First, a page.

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PostPosted: July 13th, 2021, 5:05 pm 
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D.B Cooper wrote:
I wish to ask canoe techies if they know if cell phone coverage is going to expand to back country in near future.


Depends on your definition of "back country"!

Where I mostly paddle I expect cell phone coverage won't be available EVER! When Elon gets his low earth satellites all in place that will be the game changer. When will that happen? Maybe in another 5 years?

The big Telcos will be spending the next few years expanding 5G, I doubt they have any interest in expanding the current cell coverage and keep in mind 5G towers have a smaller range than current systems.

Basically if you are more than about 10km from a population centre or major highway cell coverage probably will never happen.

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PostPosted: July 14th, 2021, 2:56 pm 
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The cellular coverage market is in high population areas.

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PostPosted: July 16th, 2021, 11:38 am 
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There will never be any cell phone coverage in remote areas (unless it's by satellite), too expensive to build roads to bring in equipment to build towers and fly-in is not an option in many areas!
Satellite phones are the only option for full communication with in-reach and similar just for small messaging and such.

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PostPosted: July 16th, 2021, 2:37 pm 
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Reading the Zoleo website, it seems that the device when not paired to a smart phone is similar in capabilities to an early model Spot that I rented in 2010--SOS button, I'm ok button, location tracking. But no 2 way messaging except to cancel SOS call. The one thing that they both lacked/lack is the ability to send a help message that doesn't result in sending in the cavalry, e.g. I need someone to come get me [fill in the non-emergency reason] but I'm neither sick nor injured nor starving. Paired with a smart phone it is a whole different device, but still usable if your phone dies.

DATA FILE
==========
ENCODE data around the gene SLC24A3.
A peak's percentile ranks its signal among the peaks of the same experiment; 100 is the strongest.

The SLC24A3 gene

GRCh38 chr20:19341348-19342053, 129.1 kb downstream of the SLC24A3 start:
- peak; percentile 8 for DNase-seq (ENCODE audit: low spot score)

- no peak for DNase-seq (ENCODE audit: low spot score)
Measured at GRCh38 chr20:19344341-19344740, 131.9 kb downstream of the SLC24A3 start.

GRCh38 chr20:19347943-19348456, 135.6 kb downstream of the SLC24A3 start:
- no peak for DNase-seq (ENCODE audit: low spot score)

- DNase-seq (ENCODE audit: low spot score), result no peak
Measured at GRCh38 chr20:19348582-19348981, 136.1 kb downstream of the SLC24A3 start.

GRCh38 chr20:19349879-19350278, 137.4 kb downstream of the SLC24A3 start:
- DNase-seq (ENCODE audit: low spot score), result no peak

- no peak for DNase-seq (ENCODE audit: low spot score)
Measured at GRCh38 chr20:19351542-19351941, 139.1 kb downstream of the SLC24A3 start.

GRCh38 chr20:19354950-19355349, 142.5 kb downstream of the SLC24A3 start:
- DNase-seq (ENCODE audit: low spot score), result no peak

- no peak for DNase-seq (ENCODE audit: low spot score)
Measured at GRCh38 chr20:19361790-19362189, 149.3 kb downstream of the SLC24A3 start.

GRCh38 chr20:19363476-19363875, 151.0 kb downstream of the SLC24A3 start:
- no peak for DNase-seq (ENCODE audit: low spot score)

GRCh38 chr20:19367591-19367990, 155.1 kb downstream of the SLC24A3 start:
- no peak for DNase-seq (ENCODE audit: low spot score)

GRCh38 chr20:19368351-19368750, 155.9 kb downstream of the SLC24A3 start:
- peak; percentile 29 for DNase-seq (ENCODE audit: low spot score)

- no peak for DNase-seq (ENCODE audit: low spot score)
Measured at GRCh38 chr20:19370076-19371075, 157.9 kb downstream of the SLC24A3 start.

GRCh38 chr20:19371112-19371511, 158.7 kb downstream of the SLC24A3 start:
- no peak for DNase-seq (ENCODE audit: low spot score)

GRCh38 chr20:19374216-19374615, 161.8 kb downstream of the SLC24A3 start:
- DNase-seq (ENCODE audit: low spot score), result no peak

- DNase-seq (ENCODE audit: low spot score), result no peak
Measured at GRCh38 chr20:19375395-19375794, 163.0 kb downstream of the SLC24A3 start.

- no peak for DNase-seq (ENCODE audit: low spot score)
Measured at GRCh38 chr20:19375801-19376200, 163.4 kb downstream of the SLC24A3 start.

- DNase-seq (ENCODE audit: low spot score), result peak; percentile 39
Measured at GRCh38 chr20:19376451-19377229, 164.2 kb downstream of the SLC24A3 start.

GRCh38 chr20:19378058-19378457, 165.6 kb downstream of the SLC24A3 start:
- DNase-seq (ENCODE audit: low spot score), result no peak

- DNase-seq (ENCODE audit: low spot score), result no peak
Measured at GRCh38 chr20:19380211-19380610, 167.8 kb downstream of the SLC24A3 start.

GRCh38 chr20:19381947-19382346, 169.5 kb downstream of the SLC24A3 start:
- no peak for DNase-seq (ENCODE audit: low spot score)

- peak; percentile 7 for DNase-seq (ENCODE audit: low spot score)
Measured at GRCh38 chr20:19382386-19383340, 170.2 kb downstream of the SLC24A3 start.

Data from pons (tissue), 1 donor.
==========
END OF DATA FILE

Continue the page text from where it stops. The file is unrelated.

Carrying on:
Does this seem like a good description?

Also looking at the Garmin Inreach devices. Looks like I need to create a spread sheet to compare products.


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PostPosted: July 18th, 2021, 6:04 pm 
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That's pretty accurate if you're not pairing with a phone Fritz. I carry a powerbank so my phone dying isn't a concern for me. What you can also do is set up a Morse code style system with check-ins. For instance, you could tell someone if I send three consecutive check-ins in short order, that means X.

I made a 4-minute review of the ZOLEO here:
https://youtu.be/_7blZReEnsk
(Coupon code for free activation there too)
Used it a lot this year and I'm very happy with it.

They just introduced a new add-on feature called Location Share+ which allows you unlimited check-ins and map tracking for folks at home, if desired, for an extra CAD$7.50/mo. You need at least the base plan first, but that makes it pretty affordable. Also offers offline map downloads in the app.